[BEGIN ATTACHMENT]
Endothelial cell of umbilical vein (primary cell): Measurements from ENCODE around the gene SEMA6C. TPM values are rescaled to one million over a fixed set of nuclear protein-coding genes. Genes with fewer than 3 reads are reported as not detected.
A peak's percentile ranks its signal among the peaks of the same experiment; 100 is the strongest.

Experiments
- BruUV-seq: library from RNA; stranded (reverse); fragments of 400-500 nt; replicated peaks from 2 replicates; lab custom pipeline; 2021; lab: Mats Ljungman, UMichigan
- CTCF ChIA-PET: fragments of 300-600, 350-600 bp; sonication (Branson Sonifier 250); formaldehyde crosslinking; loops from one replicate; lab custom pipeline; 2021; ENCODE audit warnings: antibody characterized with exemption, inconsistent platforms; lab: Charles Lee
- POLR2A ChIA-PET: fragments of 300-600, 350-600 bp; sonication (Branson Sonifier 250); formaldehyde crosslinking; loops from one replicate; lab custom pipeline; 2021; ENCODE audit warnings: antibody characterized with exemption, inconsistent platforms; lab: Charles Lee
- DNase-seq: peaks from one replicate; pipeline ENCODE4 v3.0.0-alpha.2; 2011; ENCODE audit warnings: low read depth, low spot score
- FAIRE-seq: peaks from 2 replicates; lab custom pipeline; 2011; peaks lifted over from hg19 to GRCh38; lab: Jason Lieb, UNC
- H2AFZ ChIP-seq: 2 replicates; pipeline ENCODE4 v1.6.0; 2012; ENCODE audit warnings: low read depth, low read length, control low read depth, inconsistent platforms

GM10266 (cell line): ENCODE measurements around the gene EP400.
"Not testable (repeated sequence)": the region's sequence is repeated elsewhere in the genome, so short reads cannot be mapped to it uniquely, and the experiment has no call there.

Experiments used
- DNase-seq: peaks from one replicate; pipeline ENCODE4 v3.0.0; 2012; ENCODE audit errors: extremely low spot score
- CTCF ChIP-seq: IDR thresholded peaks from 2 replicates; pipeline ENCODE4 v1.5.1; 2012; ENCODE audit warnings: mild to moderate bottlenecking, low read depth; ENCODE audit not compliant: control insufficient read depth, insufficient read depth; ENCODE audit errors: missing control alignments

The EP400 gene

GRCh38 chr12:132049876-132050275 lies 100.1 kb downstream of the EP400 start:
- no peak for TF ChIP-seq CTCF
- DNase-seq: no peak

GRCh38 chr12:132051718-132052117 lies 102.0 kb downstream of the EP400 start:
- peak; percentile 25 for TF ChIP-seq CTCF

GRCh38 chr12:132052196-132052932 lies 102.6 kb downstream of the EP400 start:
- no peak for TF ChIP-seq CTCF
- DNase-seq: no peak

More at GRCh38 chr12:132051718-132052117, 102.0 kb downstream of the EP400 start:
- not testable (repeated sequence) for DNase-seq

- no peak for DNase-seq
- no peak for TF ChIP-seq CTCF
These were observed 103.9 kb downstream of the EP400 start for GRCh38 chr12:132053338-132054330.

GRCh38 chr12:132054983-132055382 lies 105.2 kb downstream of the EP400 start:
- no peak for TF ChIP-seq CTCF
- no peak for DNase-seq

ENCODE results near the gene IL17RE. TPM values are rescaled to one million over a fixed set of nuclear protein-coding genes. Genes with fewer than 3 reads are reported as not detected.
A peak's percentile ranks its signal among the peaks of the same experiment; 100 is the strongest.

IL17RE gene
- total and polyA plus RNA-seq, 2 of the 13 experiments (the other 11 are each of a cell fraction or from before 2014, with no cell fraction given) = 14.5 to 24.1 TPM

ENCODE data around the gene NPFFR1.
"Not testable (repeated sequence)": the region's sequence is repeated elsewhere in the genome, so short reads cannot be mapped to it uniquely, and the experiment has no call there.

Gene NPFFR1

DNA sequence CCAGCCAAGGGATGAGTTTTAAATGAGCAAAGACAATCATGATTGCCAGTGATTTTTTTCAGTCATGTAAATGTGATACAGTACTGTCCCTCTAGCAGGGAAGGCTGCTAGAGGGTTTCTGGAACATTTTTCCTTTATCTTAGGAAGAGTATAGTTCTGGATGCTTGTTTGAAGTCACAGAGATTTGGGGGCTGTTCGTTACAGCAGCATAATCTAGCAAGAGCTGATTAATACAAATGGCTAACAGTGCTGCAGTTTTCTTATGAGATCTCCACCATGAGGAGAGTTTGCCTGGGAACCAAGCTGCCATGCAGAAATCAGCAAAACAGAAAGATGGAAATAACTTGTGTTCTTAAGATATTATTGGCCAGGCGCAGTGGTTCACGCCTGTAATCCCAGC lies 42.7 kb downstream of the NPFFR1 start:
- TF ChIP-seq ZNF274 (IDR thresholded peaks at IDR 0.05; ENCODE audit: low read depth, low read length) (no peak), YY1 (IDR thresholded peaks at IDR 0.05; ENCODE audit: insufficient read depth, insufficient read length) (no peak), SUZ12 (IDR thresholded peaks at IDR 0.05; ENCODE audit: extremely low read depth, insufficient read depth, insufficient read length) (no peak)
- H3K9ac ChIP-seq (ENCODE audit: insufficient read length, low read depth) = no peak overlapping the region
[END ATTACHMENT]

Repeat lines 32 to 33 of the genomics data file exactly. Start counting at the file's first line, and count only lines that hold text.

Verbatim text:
ENCODE results near the gene IL17RE. TPM values are rescaled to one million over a fixed set of nuclear protein-coding genes. Genes with fewer than 3 reads are reported as not detected.
A peak's percentile ranks its signal among the peaks of the same experiment; 100 is the strongest.